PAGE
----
Las Vegas — A finding released Wednesday of a new study of Adobe product users identified a 12-fold increase in the use of encrypted video (or TV Everywhere) consumption in 2012.
The findings were released during the NAB Show, here, and reflected aggregated data from Adobe’s Digital Index.
The study looked at video in a number of different ways including social media, mobile use, advertising and general video-consumption patterns.
The digital index is a program inside Adobe software that can go inside the entire data set of Adobe products to anonymously aggregate information. This is used to look for interesting trends and insights, which are made available to the customers so they can understand what is going on and react to it.
“If content is king, then video is heir to the throne because it is the fastest growing category of new content consumption,” said Tamara Gaffney, Adobe Digital Index senior manager.
The study also found that video game console users, while not the largest group of TV Everywhere consumers, were the most engaged — meaning they use TV Everywhere to play more unique video plays per month, at an average of 14.
Some 70 percent of TV Everywhere consumption came from users of mobile devices (most of that being tablets), Gaffney said.
The rising proliferation of tablets in the market is fueling access to TV Everywhere content.
“This is really profound in the way Americans are now viewing television,” Gaffney said.
The impact of online video has led to a 3.6 times growth rate year over year in tablet consumption in 2012 and a tripling growth rate in mobile phones, she said.
“So while tablets are king here, mobile phones are also coming along very well in the growth of this kind of video consumption,” Gaffney said.
At the same time, the index also found 30 percent growth in the use of so-called “regular” video consumption — video that does not require a subscription or authentication.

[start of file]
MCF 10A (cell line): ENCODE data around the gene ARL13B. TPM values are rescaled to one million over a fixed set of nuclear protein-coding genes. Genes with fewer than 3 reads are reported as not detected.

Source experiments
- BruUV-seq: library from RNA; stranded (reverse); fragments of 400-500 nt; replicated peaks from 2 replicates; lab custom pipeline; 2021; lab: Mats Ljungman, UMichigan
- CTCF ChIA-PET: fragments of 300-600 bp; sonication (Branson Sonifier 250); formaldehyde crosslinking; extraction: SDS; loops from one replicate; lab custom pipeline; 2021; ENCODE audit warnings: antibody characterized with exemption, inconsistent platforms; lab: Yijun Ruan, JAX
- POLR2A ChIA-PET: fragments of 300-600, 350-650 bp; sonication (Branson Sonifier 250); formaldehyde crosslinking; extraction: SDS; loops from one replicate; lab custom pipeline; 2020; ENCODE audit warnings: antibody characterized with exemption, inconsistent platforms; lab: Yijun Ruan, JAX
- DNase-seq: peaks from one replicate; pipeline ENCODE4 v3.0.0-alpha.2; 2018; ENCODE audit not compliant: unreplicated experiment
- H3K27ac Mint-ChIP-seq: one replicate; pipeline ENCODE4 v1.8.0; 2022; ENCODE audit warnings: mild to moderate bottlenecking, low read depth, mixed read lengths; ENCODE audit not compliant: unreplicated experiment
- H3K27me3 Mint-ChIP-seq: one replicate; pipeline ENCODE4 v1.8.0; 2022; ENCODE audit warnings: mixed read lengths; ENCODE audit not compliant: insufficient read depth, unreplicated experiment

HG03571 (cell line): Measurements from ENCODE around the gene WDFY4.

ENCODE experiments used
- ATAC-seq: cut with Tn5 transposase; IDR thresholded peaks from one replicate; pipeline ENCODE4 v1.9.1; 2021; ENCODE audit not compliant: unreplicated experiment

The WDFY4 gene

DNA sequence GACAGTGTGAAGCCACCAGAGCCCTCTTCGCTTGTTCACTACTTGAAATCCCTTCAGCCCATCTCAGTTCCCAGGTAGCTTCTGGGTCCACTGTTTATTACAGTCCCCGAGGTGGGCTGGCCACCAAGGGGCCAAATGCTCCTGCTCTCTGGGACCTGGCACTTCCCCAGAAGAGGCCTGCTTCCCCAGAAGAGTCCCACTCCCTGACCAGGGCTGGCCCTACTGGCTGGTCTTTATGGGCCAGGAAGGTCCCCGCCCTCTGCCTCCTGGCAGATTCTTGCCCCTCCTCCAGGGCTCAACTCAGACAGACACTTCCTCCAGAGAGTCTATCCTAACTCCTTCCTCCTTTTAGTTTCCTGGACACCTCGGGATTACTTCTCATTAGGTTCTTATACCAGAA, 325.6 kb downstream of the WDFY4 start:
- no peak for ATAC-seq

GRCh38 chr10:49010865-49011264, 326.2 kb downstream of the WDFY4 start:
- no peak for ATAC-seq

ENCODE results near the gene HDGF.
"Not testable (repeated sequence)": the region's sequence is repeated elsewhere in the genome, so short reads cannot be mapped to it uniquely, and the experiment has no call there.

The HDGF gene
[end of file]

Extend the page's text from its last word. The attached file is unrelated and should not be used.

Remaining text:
“Although 30 percent may not sound like a lot compared to the 12-time growth of TV Everywhere consumption, the fact that it has been around for quite a while, to see a year-over-year growth of that magnitude seemed like another pattern that was interesting,” Gaffney said.
Regarding social media and the use of digital video, she said the two “are like a peanut butter and jelly sandwich, because they are very sticky together.”
She said that means that when marketers use video in their social reach, they get higher social reach and greater social engagement.
“It really works better for them to use postings that have more video in them than photos or text,” Gaffney offered.
“For video companies, if they get a referral from a social network — meaning someone clicks on a link — they get a higher completion rate on the videos,” she continued. “That’s good for them for a couple of reasons. First, the more people who watch a video all the way to the end, the more different ad pods they can consume. So they have greater opportunity to sell advertising over the course of that video.
“The other thing is that post-roll advertising — the thing that happens at the end of video — is the area that highest click-through rate. Because this area has the greatest inventory, the ability to create great inventory in post-roll has a lot of extra value for the type of advertisers that are looking at click-through as one of their main goals.”
She said most video is not based on click-through, but that may possibly be because there is not enough post-roll advertising availability.
Despite the indications that social media and video go well together, less than a quarter of many media companies posts contain a video link, Gaffney said. Adobe’s report points out that video companies and marketers need to create or use more video content in their social media.
Gaffney said that while consumers are using new ways of accessing video content, that doesn’t mean they are giving up more traditional methods.
“They are adding more ways of accessing video made available to them, and they are going to be demanding more and more,” she said.
For consumer electronics retailers, Gaffney said the data suggests that “consumers might want to start thinking differently about how they are merchandising some of these devices, knowing that people are using them for video access for television.”
She added, “Retailers might also want to think about how they can take these new use cases to provide consumers with even greater reason to make that purchase for something like a tablet.”